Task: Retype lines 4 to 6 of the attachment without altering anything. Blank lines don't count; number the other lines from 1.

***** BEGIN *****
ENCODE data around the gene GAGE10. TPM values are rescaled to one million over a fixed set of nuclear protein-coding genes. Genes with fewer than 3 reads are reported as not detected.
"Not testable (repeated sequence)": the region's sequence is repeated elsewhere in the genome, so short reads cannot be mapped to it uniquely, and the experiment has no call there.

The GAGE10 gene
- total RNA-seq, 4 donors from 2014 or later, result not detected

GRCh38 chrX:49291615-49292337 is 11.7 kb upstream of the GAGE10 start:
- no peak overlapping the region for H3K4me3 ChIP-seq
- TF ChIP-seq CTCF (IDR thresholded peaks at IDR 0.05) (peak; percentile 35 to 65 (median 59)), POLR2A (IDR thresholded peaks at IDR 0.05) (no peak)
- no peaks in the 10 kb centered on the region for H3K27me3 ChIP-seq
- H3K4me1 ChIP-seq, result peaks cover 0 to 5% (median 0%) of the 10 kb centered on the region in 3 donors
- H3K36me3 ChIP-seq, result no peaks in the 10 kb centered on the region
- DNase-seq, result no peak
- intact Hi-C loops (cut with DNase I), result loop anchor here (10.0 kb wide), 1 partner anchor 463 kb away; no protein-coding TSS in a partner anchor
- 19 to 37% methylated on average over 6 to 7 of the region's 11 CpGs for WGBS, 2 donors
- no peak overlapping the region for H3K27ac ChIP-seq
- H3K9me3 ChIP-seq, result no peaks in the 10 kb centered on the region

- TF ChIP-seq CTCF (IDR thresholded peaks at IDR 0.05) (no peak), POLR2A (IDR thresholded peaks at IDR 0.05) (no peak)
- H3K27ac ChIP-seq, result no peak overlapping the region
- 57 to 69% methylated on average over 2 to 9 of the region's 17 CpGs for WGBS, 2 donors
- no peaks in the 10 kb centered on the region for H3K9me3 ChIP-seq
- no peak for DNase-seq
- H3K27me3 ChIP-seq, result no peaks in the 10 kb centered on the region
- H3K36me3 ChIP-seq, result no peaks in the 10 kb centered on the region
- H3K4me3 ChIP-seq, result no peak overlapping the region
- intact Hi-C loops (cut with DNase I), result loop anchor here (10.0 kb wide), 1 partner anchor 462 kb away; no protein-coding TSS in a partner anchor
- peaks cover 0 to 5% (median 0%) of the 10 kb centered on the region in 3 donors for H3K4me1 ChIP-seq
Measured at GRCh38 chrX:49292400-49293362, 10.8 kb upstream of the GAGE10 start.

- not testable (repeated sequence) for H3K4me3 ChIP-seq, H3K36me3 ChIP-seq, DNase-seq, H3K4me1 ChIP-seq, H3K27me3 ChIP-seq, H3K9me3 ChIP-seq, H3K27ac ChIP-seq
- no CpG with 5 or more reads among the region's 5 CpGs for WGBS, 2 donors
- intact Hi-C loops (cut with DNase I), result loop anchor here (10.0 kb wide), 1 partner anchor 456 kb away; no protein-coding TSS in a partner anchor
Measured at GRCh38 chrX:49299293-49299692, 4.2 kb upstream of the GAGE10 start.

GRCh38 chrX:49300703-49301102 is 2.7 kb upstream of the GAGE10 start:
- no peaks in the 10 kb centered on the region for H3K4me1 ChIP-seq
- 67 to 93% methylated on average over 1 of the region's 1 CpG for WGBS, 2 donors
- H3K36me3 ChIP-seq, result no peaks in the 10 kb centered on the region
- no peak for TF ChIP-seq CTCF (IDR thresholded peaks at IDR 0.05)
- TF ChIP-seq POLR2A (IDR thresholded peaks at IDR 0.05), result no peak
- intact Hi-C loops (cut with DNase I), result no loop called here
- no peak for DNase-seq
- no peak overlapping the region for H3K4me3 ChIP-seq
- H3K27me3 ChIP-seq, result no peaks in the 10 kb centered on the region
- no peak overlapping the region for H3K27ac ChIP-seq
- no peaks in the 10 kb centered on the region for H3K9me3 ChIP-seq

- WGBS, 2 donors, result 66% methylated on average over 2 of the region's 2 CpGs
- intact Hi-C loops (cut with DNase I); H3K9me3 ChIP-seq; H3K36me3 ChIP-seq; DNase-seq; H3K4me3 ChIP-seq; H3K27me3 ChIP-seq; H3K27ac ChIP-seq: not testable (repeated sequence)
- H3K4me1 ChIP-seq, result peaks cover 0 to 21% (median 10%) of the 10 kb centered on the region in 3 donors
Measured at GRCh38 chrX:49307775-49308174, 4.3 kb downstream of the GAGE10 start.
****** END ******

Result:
- total RNA-seq, 4 donors from 2014 or later, result not detected

GRCh38 chrX:49291615-49292337 is 11.7 kb upstream of the GAGE10 start:
- no peak overlapping the region for H3K4me3 ChIP-seq